Lawrence Berkeley National Laboratory
Frequency Tunable Attosecond Apparatus
- Author(s): Mashiko, Hiroki
- Bell, M Justine
- Beck, Annelise R
- Neumark, Daniel M
- Leone, Stephen R
- et al.
Published Web Locationhttps://doi.org/10.1007/978-3-319-00521-8_4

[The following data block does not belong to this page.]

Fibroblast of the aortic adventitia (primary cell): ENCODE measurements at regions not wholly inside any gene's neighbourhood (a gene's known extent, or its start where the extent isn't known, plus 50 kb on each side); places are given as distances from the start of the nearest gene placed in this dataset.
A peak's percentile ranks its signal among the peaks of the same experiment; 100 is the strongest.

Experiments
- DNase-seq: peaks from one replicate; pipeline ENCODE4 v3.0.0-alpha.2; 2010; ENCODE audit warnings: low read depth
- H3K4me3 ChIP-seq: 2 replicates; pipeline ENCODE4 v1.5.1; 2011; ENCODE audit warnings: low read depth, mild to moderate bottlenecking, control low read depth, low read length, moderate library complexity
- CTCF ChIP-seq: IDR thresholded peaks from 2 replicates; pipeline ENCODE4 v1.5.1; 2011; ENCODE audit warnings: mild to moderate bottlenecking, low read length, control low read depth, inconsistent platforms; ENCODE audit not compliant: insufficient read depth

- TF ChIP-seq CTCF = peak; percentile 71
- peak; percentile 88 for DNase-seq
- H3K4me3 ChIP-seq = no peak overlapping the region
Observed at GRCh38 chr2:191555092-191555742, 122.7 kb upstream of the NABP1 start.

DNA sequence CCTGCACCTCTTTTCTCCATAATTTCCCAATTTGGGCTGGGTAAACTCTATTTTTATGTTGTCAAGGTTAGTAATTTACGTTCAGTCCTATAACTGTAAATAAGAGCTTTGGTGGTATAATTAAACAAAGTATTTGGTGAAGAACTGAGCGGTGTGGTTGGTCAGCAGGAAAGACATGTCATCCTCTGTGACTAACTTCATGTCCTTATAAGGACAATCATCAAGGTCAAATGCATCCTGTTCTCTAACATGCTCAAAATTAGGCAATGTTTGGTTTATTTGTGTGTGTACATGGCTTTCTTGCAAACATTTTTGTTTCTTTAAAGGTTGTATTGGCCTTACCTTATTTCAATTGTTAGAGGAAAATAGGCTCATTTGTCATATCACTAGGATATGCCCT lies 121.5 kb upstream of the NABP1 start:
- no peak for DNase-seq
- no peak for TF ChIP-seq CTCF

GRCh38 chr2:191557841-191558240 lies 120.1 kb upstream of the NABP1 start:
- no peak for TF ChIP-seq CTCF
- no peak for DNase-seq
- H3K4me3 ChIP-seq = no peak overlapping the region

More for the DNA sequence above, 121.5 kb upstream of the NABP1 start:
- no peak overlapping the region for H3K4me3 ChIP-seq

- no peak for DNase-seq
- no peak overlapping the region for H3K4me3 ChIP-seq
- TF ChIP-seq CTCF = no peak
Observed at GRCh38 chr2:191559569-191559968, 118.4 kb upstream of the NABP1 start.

© Springer International Publishing Switzerland 2014. The development of attosecond technology is one of the most significant recent achievements in the field of ultrafast optics; it opens up new frontiers in atomic and molecular spectroscopy and dynamics. A unique attosecond pumpprobe apparatus using a compact Mach-Zehnder interferometer is developed. The interferometer system is compact (∼290 cm2) and completely located outside of the vacuum chamber. The location reduces the mechanical vibration from vacuum components such as turbopumps and roughing pumps. The stability of the interferometer is ∼50 as RMS over 24 hours, stabilized with an active feedback loop. The pump and probe fields can be easily altered to incorporate multiple colors. In the interferometer, double optical gating optics are arranged to generate isolated attosecond pulses with a supercontinuum spectrum. The frequencies of the attosecond pulses can be selected to be in the extreme ultraviolet (XUV) region (25–55 eV, 140 as) or the vacuum ultraviolet (VUV) region (15–24 eV, ∼400 as) by metal filters. Furthermore, the near infrared probe field (1.65 eV) can be upconverted to the ultraviolet (3.1 eV). The frequency tunability in the XUV and VUV is critical for selecting excited states of target atoms and molecules.